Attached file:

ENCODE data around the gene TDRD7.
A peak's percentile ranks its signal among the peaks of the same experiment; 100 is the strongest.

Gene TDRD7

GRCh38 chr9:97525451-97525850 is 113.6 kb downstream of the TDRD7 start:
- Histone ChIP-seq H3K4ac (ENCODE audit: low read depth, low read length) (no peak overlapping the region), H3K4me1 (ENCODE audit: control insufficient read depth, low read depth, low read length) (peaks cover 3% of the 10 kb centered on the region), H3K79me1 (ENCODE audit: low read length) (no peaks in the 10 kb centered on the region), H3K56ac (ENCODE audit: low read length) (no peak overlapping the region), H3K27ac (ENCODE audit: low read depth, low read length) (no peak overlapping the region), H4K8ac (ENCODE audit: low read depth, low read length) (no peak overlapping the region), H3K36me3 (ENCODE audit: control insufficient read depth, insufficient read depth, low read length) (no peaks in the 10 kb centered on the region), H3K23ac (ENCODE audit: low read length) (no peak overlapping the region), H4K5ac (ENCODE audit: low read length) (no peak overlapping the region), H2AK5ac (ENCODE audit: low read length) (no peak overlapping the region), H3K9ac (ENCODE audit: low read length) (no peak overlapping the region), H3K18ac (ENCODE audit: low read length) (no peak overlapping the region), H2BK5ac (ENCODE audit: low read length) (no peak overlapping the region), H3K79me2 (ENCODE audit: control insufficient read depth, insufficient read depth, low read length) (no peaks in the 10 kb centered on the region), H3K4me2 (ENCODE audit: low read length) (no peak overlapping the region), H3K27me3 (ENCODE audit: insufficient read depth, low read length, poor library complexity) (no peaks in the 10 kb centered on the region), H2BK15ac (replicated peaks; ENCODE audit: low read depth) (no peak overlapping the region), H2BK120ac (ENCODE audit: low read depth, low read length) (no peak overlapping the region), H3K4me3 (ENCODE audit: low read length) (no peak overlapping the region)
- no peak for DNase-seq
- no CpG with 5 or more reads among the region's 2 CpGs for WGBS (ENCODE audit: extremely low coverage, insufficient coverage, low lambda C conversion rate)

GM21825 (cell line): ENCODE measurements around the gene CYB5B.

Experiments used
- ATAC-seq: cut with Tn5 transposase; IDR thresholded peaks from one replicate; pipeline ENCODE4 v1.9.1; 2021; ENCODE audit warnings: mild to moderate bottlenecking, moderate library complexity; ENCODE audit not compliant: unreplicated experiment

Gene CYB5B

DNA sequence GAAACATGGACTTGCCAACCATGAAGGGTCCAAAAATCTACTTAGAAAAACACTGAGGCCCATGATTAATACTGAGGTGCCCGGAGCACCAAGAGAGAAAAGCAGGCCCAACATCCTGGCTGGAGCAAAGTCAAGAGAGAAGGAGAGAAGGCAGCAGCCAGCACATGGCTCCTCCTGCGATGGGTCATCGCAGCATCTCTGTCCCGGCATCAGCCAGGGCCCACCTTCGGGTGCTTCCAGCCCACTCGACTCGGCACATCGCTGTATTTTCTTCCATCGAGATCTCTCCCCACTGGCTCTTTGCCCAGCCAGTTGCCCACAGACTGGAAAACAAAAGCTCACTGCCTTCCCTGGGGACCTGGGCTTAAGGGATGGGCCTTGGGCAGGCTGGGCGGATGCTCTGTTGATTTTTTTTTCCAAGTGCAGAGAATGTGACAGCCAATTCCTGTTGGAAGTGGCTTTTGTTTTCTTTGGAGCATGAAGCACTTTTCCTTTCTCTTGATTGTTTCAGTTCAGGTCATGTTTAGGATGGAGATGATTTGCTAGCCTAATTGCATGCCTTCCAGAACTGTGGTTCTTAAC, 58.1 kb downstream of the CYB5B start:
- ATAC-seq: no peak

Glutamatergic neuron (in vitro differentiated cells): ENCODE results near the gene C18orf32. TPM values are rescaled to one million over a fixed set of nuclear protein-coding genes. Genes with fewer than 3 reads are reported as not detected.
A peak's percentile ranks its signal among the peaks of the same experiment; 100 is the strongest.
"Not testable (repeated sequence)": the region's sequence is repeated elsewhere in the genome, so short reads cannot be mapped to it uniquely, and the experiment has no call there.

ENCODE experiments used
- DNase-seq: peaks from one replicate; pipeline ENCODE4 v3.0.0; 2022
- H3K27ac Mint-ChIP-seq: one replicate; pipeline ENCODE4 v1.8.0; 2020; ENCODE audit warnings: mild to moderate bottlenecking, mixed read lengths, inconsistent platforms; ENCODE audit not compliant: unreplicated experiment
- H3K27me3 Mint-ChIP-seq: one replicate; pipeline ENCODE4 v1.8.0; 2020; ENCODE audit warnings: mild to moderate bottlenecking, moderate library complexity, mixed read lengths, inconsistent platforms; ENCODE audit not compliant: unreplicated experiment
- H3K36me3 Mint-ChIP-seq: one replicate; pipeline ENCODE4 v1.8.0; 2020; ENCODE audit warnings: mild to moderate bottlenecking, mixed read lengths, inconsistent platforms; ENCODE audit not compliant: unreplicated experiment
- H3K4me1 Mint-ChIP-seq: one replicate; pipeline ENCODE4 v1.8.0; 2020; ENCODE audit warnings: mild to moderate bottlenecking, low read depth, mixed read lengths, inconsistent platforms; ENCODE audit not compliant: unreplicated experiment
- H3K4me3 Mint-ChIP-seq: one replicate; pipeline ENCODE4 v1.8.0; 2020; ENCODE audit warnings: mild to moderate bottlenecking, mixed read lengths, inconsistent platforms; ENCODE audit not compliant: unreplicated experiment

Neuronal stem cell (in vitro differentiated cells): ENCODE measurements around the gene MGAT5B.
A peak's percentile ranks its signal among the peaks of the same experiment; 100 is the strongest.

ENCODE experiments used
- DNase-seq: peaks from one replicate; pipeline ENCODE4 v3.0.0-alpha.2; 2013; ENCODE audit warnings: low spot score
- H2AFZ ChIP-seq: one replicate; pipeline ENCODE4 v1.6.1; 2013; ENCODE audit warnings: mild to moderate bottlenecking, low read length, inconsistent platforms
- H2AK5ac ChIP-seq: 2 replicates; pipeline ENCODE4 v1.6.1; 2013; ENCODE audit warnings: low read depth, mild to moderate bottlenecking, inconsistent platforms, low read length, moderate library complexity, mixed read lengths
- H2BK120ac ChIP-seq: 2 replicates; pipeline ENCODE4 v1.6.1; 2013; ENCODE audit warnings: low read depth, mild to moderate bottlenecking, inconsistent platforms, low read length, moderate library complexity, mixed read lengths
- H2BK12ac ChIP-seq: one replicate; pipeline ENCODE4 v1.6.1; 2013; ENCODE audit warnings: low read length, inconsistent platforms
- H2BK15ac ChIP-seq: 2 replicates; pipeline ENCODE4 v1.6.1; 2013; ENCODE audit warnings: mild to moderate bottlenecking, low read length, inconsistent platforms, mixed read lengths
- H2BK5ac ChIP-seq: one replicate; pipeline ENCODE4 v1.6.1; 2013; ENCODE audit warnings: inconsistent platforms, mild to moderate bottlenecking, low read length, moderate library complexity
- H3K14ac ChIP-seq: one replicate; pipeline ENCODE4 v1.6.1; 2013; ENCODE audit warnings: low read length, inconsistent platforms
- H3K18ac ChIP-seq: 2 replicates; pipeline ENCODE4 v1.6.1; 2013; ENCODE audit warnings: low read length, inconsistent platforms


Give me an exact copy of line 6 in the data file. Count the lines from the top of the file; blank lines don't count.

- no peak for DNase-seq